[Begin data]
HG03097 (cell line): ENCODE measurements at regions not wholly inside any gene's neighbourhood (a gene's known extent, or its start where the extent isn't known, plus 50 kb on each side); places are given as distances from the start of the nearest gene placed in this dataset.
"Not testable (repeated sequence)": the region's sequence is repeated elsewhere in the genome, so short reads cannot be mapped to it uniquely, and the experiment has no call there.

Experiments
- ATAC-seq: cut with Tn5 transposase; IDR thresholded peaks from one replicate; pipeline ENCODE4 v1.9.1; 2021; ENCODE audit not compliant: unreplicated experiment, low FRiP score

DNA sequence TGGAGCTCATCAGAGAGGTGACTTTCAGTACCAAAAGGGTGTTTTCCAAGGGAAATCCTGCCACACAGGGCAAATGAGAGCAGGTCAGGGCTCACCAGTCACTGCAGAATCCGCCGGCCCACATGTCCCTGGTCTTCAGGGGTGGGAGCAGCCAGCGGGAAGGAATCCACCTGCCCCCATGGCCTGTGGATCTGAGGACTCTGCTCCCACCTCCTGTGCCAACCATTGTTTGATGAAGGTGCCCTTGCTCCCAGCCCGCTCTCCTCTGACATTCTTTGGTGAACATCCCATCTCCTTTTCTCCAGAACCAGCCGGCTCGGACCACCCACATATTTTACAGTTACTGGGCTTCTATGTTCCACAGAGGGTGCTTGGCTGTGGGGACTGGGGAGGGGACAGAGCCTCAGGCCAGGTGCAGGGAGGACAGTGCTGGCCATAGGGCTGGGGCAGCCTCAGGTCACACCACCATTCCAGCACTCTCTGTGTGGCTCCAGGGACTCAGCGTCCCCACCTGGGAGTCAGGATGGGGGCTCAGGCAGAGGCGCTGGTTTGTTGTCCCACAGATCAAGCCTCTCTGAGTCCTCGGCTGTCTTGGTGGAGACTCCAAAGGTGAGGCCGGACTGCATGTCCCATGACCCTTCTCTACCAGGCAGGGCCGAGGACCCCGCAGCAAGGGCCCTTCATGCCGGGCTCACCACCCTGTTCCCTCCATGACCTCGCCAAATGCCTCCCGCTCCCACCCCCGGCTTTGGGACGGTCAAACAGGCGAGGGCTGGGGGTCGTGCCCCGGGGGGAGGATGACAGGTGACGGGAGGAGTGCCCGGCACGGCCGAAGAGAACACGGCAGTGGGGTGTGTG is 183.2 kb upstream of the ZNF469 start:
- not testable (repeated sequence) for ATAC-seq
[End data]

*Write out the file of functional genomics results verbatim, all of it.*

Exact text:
HG03097 (cell line): ENCODE measurements at regions not wholly inside any gene's neighbourhood (a gene's known extent, or its start where the extent isn't known, plus 50 kb on each side); places are given as distances from the start of the nearest gene placed in this dataset.
"Not testable (repeated sequence)": the region's sequence is repeated elsewhere in the genome, so short reads cannot be mapped to it uniquely, and the experiment has no call there.

Experiments
- ATAC-seq: cut with Tn5 transposase; IDR thresholded peaks from one replicate; pipeline ENCODE4 v1.9.1; 2021; ENCODE audit not compliant: unreplicated experiment, low FRiP score

DNA sequence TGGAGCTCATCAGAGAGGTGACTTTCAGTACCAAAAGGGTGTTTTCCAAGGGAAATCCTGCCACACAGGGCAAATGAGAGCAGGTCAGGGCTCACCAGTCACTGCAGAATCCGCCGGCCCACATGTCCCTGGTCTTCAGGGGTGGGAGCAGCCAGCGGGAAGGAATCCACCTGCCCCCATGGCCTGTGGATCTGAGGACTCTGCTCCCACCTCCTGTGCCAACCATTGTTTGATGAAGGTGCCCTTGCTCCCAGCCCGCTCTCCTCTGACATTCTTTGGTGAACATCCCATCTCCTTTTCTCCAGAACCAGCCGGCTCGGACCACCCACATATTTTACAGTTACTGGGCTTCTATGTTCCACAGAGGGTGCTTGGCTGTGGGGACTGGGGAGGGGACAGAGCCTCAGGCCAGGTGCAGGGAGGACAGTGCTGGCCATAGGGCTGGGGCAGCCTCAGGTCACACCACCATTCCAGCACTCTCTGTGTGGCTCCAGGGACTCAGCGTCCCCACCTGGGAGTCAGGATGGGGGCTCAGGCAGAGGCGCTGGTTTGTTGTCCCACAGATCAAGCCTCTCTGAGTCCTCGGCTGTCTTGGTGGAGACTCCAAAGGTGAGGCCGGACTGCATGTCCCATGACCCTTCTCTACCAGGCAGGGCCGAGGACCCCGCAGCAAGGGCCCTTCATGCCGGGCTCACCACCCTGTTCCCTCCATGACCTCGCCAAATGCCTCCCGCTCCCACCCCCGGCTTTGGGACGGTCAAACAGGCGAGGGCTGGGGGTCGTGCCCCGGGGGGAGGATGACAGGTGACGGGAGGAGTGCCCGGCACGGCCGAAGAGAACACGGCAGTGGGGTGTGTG is 183.2 kb upstream of the ZNF469 start:
- not testable (repeated sequence) for ATAC-seq